“A Spark from the Original Soul”

Martin Buber

Martin Buber

Question: We are commanded to love our neighbor as ourselves. How do I do this if my neighbor has wronged me?

Answer: You must understand these words rightly. Love your neighbor as something which you yourself are. For all souls are one. Each is a spark from the original soul, and this soul is inherent in all souls, just as your soul is inherent in all the members of your body. It may come to pass that your hand will make a mistake and strike you. But would you take a stick and chastise your hand because it lacked understanding, and so increase your pain? It is the same if your neighbor, who is of one soul with you, wrongs you because of his lack of understanding. If you punish him, you only hurt yourself.

Question: But if I see a man who is wicked before God, how can I love him?

Answer: Don’t you know that the primordial soul came out of the essence of God, and that every human soul is a part of God? And will you have no mercy on man, when you see that one of his holy sparks has been lost in a maze and is almost stifled?—Martin Buber, Ten Rungs: Hasidic Sayings

Triptych

Last Scene from Andrei Tarkovsky’s Film Stalker

Last Scene from Andrei Tarkovsky’s Film Stalker

The following is adapted from my review of Geoff Dyer’s Zona: A Book About a Film About a Journey to a Room as posted to Goodreads.Com.

What we have here is a triptych: three linked works of art, one loosely based on the other. First there was Boris and Arkady Strugatsky’s Roadside Picnic (1972), perhaps the most memorable of the Russian brothers’ science fiction novels. Then came Andrei Tarkovsky’s film Stalker (1979), ostensibly based on it and, in fact, employing the Strugatsky brothers as screenwriters. Now there is Geoff Dyer’s long essay entitled Zona: A Book About a Film About a Journey to a Room. This last is in a genre by itself, an extended commentary retelling the story of the film with lengthy footnoted riffs about how the film has impacted Dyer’s life and imagination.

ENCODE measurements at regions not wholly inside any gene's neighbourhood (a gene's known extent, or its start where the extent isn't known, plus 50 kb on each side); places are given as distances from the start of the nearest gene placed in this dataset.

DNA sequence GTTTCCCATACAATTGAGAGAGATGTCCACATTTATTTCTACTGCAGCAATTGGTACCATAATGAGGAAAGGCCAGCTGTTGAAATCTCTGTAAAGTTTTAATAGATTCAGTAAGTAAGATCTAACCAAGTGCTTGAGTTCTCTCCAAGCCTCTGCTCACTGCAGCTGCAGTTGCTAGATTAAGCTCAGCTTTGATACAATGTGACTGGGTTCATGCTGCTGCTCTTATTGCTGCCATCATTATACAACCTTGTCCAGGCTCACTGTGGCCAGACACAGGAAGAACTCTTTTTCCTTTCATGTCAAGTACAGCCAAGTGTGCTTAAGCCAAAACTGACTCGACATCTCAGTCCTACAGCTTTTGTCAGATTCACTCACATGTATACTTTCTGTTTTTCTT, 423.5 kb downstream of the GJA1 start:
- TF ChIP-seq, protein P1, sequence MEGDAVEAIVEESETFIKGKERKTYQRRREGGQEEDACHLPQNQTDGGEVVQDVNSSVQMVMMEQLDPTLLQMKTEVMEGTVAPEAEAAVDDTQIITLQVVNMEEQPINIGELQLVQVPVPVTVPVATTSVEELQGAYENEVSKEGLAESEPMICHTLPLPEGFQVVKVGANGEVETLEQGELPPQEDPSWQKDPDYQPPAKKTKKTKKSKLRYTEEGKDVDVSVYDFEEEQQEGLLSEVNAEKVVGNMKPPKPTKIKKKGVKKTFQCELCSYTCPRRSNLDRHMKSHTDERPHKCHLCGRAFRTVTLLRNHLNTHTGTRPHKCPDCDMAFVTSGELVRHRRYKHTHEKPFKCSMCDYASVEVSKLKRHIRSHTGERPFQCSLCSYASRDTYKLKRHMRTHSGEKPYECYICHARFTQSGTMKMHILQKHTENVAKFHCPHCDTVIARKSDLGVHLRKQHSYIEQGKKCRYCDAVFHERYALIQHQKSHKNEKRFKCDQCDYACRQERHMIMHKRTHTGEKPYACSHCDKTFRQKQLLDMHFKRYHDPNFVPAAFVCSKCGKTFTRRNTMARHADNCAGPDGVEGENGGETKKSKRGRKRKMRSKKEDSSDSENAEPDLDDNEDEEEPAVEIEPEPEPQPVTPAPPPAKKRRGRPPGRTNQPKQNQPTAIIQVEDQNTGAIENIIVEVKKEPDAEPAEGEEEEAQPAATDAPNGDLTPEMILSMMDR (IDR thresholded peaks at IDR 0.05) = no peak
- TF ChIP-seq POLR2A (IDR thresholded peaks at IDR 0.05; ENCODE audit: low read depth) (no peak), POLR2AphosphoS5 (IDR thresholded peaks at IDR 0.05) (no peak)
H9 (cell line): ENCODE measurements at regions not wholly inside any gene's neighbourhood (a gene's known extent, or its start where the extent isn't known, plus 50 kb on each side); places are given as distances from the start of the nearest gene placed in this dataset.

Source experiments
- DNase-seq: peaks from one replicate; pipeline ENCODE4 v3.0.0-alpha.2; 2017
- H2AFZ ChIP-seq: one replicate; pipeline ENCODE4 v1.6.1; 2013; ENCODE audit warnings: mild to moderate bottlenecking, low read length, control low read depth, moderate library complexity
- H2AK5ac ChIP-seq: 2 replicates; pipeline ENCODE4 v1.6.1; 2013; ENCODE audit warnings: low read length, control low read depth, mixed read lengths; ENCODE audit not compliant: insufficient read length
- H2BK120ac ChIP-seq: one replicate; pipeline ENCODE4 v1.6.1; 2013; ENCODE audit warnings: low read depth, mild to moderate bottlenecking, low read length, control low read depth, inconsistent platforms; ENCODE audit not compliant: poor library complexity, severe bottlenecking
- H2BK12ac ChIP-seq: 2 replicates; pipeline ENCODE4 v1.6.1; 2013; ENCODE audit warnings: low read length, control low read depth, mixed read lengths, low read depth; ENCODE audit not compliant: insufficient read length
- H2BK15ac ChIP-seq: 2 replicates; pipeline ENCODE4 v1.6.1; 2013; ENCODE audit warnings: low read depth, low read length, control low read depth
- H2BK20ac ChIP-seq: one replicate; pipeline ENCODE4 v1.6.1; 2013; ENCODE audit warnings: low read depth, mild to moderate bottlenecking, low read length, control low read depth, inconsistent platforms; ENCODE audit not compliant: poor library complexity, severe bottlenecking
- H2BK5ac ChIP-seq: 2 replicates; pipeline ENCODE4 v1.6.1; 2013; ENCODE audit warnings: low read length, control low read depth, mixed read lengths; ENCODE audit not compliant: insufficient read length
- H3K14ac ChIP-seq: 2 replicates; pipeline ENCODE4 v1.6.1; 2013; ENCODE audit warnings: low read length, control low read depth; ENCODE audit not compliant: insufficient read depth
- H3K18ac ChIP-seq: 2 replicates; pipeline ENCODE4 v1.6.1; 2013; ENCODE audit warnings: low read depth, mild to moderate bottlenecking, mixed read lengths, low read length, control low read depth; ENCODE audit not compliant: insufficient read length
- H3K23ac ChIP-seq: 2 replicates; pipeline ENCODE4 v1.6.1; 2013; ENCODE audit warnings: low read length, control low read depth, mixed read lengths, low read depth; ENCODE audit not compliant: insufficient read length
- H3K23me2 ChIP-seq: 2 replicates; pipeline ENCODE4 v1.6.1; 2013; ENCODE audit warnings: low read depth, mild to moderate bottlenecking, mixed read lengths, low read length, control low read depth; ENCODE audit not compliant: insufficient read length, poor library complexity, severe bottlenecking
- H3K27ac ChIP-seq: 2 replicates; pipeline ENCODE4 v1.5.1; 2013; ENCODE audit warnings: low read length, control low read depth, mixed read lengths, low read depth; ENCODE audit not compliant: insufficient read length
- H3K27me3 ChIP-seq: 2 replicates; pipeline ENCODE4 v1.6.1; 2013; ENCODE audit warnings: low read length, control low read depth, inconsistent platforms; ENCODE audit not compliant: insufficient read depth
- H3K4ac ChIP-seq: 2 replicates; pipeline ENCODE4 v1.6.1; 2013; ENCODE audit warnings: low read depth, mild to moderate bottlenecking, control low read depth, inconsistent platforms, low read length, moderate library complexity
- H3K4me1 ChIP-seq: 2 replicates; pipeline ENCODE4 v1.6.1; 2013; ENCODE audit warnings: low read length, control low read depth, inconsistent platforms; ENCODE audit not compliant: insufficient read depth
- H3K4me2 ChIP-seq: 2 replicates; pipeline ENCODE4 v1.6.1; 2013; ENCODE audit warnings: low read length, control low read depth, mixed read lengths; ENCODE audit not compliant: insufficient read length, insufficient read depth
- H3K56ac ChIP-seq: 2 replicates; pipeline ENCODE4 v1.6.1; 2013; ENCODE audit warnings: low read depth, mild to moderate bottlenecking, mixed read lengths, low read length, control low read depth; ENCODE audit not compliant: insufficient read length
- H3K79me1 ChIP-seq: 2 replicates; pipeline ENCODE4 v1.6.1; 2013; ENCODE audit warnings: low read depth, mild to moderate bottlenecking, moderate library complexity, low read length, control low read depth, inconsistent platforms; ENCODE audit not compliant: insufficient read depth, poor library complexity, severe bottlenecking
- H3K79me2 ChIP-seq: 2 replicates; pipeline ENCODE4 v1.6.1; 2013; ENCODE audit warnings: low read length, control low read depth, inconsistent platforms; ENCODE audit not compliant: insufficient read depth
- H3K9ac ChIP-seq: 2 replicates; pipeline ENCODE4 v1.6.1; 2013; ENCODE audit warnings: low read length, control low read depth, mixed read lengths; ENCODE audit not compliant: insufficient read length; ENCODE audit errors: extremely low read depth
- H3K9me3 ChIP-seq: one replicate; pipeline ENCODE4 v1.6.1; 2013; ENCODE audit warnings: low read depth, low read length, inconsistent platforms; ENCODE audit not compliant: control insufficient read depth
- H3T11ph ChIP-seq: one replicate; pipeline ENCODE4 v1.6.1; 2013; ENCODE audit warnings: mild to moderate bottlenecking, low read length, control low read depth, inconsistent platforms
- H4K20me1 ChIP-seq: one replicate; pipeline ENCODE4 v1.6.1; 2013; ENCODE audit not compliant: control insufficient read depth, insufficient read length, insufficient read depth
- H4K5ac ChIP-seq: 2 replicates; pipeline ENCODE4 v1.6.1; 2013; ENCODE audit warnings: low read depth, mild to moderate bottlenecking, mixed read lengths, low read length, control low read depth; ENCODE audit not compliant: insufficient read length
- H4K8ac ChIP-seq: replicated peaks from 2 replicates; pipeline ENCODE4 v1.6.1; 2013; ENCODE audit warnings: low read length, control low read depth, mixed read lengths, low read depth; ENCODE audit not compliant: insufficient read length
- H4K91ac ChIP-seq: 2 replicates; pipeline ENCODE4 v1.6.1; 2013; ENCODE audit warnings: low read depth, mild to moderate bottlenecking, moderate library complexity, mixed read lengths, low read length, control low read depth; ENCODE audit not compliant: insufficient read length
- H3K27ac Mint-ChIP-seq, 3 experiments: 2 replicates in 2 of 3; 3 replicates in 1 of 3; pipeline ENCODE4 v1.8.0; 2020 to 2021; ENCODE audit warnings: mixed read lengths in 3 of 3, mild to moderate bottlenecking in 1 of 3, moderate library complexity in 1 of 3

All three works are masterpieces in their own right. I have now read both books as well as seen the film, and I yearn to reacquaint myself with all three of them.

Is there something perhaps a little perverse about writing a ruminative essay about something that comes from something else. Have we somehow put ourselves too many removes from the original work by the Strugatsky brothers? Or does it matter, inasmuch as both Stalker and Zona are totally absorbing, as was Roadside Picnic.

Perhaps I should draw back a little and give you some idea of the world of the composite work of art I think of as “The Roadside Stalker Zone.” We are some time in the future, in a grimy post-industrial wasteland in a small country near an area once visited by extraterrestrials who just happened, for whatever reason, to leave strange inexplicable things behind—including a room in a deserted building which, if you enter it, grants all your innermost desires. (Never mind that the only known person to have visited it, a man code-named Porcupine, hanged himself shortly thereafter.)

These zones formerly visited by the extraterrestrials (who have all moved on without getting their visas stamped) have been sealed off by the authorities. But there is an active group of individuals called stalkers who, in contravention of the law, take people to visit the zones and perhaps bring some things back—things which are marvelous and inexplicable. The children of these stalkers are themselves strange, like Monkey, the film’s Stalker’s daughter (shown above), who has the power of telekinesis, which we do not learn until the very end of the film.

Stalker takes two individuals, referred to in the film only as Professor and Writer, into the zone. Their journey is a journey of self-discovery. Do they enter the room? I do not wish to spoil the story for you, so I urge you to consume the entire triptych, in order of publication or release, to come to the same realization that I have arrived at: That Geoff Dyer is a phenomenal writer whose work I am going to enjoy reading in the months and years to come.